Quantifying Nutrient Loading
In our communities, water quality is affected by the composition of the landscape upstream, including the density of impervious surfaces, the degree of development, and the density and type of sanitary infrastructure.
Key Questions and Findings
- What are the major sources of nutrients?
- Wastewater from septic and leaky sewers
- Treatment plant effluent
- Lawn fertilizers
- Where are they coming from on the landscape?
- Still working on this one
- How are they moving from the landscape to water bodies?
- Surface flow, shallow subsurface flow and groundwater flow are all significant contributors of different Nitrogen sources.
- When (under what flow conditions) are they moving into water bodies?
- Nutrient entry into waterways is significantly greater in wet periods.
- The majority of nutrient entry into waterways occurs at base flow, but changes with land-use.
- The drivers of storm-induced nutrient entry into the waterways vary greatly with land-use and infrastructure.
Diego Riveros-Iregui | UNC-Chapel Hill
Diego Riveros-Iregui received a B.S. in geosciences from the Universidad Nacional de Colombia (1999), a M.S. in hydrogeology from the University of Minnesota (2004), and a Ph.D. in watershed hydrology from Montana State University (2008). His research foci include watershed science, forest and soil processes, ecosystem ecology, and human-water-environment interactions. Before joining UNC in 2013, he worked as a post-doctoral research associate at the University of Colorado (2008-2010) and as an assistant professor at the University of Nebraska (2010-2013). His current research program includes field sites in North Carolina, the Andes Mountains of Ecuador, and the Galapagos Islands. Riveros-Iregui has published in journals such as Global Change Biology, Water Resources Research, Hydrological Processes, and Geophysical Research Letters, and served on the editorial board of the Journal of Geophysical Research-Biogeosciences. He teaches courses on watershed hydrology, environmental systems, and tropical ecohydrology. His work is currently supported by the U.S. National Science Foundation and the State of North Carolina.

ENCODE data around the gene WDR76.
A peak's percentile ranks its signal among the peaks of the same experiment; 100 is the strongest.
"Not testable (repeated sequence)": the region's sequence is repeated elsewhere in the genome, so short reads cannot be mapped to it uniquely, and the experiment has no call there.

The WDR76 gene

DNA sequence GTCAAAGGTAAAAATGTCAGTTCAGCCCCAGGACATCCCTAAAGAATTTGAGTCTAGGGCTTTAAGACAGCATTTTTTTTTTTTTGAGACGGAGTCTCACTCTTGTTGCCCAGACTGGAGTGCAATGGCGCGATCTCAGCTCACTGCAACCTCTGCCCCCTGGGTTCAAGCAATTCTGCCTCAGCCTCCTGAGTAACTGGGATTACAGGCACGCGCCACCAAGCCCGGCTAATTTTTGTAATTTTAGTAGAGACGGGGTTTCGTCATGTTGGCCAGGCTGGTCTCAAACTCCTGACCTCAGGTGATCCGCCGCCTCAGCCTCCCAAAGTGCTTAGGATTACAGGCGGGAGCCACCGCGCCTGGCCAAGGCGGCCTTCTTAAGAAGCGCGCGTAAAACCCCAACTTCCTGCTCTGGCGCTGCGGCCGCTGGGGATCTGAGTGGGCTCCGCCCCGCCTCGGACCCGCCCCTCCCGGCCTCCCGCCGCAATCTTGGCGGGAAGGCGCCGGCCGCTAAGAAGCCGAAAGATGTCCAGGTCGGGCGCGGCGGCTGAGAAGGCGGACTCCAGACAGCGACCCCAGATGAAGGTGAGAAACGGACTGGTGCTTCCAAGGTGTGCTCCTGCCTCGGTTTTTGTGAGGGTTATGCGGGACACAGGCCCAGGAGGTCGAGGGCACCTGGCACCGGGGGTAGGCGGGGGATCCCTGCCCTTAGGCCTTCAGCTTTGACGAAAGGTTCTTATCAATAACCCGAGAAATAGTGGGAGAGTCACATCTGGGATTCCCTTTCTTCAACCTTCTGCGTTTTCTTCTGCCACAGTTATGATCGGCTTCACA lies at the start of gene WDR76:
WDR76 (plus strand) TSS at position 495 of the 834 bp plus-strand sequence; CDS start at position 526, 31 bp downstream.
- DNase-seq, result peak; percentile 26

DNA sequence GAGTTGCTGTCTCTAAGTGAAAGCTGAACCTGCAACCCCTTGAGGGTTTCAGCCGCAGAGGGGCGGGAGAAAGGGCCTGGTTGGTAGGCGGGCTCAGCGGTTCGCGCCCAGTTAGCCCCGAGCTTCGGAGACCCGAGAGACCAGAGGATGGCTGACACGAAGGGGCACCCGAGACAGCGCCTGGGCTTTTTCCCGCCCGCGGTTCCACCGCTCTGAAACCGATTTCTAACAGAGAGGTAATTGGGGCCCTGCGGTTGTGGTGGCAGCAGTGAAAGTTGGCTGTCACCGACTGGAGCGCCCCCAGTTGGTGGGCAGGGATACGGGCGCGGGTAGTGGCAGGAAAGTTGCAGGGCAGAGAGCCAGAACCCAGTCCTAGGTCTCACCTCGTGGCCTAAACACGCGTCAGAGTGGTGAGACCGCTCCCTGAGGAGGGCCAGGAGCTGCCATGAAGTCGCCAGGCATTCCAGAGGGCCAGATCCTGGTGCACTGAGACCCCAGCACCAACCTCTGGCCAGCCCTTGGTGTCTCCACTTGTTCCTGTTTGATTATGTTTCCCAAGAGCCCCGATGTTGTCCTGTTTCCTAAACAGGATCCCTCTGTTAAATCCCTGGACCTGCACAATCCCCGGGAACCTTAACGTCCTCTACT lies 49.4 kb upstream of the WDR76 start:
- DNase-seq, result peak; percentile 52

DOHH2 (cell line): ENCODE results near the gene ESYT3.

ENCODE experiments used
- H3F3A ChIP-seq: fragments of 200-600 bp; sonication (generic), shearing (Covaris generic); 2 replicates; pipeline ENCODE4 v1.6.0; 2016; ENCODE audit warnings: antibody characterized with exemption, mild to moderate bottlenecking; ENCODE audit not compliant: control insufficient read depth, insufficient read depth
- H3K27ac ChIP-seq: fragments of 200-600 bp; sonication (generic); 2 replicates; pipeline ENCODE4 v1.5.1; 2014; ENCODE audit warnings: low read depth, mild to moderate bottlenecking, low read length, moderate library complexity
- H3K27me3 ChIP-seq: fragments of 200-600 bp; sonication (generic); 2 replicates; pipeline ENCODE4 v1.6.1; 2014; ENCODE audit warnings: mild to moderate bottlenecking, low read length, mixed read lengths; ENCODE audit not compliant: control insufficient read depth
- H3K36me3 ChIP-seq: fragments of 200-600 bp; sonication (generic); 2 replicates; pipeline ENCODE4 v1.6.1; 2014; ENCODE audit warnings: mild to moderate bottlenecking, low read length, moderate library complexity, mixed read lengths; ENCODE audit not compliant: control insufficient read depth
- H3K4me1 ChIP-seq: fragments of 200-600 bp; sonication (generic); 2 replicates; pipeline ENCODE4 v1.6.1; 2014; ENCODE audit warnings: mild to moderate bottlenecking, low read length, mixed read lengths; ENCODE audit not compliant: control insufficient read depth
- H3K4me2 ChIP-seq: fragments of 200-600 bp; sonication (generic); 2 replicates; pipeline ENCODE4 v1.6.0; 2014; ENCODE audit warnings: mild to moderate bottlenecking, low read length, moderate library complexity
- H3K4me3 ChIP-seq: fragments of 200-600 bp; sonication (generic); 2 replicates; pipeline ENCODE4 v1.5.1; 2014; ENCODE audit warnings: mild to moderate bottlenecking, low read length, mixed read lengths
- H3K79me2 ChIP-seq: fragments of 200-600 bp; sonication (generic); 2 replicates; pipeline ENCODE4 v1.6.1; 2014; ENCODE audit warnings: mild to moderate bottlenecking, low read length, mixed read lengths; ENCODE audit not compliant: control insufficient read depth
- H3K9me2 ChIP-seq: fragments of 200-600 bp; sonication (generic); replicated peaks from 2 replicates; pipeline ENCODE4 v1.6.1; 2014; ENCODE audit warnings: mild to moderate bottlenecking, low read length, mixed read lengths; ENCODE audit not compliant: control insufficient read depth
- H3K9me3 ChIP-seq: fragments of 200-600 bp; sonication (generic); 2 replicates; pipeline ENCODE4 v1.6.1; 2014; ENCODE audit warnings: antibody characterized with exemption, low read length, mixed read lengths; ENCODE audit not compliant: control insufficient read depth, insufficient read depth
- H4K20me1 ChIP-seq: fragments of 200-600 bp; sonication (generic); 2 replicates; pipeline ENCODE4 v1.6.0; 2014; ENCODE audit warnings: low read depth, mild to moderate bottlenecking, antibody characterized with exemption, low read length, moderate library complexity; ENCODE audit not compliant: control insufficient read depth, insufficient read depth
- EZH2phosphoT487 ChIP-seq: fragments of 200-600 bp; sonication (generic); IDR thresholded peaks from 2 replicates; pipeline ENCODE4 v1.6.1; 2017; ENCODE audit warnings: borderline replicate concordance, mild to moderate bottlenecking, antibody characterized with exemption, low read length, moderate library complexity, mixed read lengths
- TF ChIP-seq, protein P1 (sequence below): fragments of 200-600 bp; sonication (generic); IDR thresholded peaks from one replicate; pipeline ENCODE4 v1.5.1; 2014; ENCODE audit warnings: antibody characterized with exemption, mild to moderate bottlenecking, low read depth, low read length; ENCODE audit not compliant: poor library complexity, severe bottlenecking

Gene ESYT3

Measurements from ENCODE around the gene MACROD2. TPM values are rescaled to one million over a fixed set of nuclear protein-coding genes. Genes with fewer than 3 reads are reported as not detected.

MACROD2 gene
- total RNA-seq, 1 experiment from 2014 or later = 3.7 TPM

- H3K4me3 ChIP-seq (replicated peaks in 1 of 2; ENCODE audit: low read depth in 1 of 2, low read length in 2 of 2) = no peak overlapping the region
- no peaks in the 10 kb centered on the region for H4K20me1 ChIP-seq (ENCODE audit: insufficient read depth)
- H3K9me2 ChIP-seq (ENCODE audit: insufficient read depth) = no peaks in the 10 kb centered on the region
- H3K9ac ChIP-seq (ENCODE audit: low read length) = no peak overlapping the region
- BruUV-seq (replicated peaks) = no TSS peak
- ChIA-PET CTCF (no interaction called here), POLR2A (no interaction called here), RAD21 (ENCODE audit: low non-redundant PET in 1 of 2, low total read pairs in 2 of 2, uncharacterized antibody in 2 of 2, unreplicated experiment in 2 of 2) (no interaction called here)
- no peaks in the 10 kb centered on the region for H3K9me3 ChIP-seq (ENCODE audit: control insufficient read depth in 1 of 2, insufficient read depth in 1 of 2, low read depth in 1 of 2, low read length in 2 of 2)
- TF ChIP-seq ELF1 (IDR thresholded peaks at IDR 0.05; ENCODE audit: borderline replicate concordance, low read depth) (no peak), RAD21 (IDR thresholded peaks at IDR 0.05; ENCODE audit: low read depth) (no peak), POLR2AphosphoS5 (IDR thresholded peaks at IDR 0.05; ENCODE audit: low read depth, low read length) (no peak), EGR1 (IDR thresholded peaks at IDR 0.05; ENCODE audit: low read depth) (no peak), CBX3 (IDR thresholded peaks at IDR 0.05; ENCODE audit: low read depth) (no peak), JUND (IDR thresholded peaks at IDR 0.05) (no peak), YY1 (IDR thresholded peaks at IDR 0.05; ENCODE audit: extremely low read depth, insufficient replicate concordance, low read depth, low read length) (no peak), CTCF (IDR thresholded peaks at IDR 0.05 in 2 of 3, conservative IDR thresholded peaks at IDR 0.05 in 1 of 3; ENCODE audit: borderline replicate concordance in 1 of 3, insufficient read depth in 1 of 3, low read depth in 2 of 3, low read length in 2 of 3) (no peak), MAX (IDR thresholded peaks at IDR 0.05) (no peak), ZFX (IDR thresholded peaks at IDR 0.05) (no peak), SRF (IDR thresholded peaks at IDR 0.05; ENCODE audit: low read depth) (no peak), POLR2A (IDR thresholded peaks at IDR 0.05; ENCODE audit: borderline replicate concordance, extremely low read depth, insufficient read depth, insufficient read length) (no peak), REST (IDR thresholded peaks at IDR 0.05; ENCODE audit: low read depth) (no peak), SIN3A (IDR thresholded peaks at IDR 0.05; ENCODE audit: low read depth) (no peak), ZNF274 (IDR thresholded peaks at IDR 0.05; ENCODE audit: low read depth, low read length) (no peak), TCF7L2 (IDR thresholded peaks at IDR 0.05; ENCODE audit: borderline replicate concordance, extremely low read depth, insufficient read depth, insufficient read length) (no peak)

Joseph Delesantro | UNC-Chapel Hill
Joseph Delesantro is a PhD student studying Environment and Ecology at UNC-Chapel Hill. Joseph obtained his B.S. in Environmental Engineering and his M.S. in Forest Hydrology at the University of Florida. While working as a researcher at Duke University, Joseph applied his knowledge of engineering and hydrology to the study of urban watersheds. Publications and manuscripts address the effect of roads on stream flow patterns, the nitrogen and carbon contribution of roof gutters to watersheds and the primary productivity of urban streams. He currently studies how patterns in development effect the nutrient pollution of waterbodies.